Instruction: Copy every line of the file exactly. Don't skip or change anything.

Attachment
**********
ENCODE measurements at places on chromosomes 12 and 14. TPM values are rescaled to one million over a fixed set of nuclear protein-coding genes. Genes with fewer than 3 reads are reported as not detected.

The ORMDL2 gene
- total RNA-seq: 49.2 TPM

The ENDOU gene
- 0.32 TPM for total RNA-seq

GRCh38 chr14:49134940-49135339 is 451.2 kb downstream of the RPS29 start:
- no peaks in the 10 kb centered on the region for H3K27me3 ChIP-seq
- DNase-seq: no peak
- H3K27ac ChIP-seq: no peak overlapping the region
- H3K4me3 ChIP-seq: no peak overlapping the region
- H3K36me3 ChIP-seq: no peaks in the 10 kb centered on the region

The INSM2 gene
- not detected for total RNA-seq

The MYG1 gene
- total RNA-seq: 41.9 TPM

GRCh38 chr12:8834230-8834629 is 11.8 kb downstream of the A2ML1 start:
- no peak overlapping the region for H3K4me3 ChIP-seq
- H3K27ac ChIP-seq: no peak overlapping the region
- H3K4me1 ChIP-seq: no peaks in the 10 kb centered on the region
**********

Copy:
ENCODE measurements at places on chromosomes 12 and 14. TPM values are rescaled to one million over a fixed set of nuclear protein-coding genes. Genes with fewer than 3 reads are reported as not detected.

The ORMDL2 gene
- total RNA-seq: 49.2 TPM

The ENDOU gene
- 0.32 TPM for total RNA-seq

GRCh38 chr14:49134940-49135339 is 451.2 kb downstream of the RPS29 start:
- no peaks in the 10 kb centered on the region for H3K27me3 ChIP-seq
- DNase-seq: no peak
- H3K27ac ChIP-seq: no peak overlapping the region
- H3K4me3 ChIP-seq: no peak overlapping the region
- H3K36me3 ChIP-seq: no peaks in the 10 kb centered on the region

The INSM2 gene
- not detected for total RNA-seq

The MYG1 gene
- total RNA-seq: 41.9 TPM

GRCh38 chr12:8834230-8834629 is 11.8 kb downstream of the A2ML1 start:
- no peak overlapping the region for H3K4me3 ChIP-seq
- H3K27ac ChIP-seq: no peak overlapping the region
- H3K4me1 ChIP-seq: no peaks in the 10 kb centered on the region